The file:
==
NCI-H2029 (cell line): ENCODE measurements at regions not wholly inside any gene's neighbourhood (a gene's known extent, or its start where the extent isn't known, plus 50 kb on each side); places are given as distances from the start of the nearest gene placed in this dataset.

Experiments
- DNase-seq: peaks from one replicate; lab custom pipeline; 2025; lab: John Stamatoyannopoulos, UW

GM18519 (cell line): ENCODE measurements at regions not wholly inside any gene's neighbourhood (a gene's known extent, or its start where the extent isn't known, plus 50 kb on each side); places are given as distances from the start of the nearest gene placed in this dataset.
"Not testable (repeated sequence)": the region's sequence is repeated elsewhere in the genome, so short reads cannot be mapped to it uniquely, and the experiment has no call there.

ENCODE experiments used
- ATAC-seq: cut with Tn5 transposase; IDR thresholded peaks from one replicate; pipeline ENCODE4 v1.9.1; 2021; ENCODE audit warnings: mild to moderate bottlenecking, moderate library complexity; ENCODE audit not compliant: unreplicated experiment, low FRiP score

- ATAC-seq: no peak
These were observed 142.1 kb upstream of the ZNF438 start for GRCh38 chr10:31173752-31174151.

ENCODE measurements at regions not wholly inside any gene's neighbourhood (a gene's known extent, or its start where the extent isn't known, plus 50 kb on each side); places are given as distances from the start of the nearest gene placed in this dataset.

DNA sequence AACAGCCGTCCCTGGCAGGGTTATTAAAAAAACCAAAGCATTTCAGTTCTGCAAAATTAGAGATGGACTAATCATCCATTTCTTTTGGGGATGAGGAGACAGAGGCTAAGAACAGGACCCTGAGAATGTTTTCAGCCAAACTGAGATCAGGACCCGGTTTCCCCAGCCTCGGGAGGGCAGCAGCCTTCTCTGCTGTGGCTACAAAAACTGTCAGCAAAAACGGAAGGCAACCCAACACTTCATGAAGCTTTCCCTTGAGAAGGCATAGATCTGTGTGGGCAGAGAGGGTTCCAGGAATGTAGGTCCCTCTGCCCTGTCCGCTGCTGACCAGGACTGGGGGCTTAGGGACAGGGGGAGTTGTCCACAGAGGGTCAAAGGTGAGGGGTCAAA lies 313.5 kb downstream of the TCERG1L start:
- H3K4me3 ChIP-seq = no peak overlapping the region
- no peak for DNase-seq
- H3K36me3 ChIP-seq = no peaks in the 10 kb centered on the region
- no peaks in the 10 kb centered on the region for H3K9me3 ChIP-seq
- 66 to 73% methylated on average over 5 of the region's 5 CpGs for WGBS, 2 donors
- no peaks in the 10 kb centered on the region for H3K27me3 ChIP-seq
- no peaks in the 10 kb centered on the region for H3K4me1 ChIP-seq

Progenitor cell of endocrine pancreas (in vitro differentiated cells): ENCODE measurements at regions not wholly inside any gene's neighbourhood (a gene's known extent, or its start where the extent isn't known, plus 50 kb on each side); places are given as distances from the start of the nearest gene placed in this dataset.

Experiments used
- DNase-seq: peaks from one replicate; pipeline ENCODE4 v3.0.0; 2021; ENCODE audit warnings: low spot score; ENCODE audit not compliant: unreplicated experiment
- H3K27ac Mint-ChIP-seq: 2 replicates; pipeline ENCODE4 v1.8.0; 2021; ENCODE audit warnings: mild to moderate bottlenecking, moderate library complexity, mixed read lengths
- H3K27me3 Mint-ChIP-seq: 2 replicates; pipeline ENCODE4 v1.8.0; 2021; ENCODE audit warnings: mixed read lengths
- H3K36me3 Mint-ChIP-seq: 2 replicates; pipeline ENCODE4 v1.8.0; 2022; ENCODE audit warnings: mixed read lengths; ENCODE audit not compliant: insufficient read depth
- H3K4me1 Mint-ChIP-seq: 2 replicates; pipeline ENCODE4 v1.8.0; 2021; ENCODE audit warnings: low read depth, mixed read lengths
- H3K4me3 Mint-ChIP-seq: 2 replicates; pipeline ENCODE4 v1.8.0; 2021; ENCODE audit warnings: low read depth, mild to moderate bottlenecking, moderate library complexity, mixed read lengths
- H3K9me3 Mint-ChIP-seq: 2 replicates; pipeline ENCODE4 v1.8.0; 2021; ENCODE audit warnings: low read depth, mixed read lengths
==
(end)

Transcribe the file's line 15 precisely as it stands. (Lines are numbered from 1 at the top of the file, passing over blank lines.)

- no peaks in the 10 kb centered on the region for H3K9me3 ChIP-seq